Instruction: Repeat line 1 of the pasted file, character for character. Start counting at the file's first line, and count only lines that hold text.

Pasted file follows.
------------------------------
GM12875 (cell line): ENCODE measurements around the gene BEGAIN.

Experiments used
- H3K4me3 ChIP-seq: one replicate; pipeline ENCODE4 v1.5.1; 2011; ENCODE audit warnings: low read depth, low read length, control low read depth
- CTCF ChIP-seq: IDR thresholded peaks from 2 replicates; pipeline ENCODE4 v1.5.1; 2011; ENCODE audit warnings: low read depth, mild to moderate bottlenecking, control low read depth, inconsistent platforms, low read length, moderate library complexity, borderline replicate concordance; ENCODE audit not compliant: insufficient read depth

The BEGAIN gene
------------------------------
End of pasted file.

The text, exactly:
GM12875 (cell line): ENCODE measurements around the gene BEGAIN.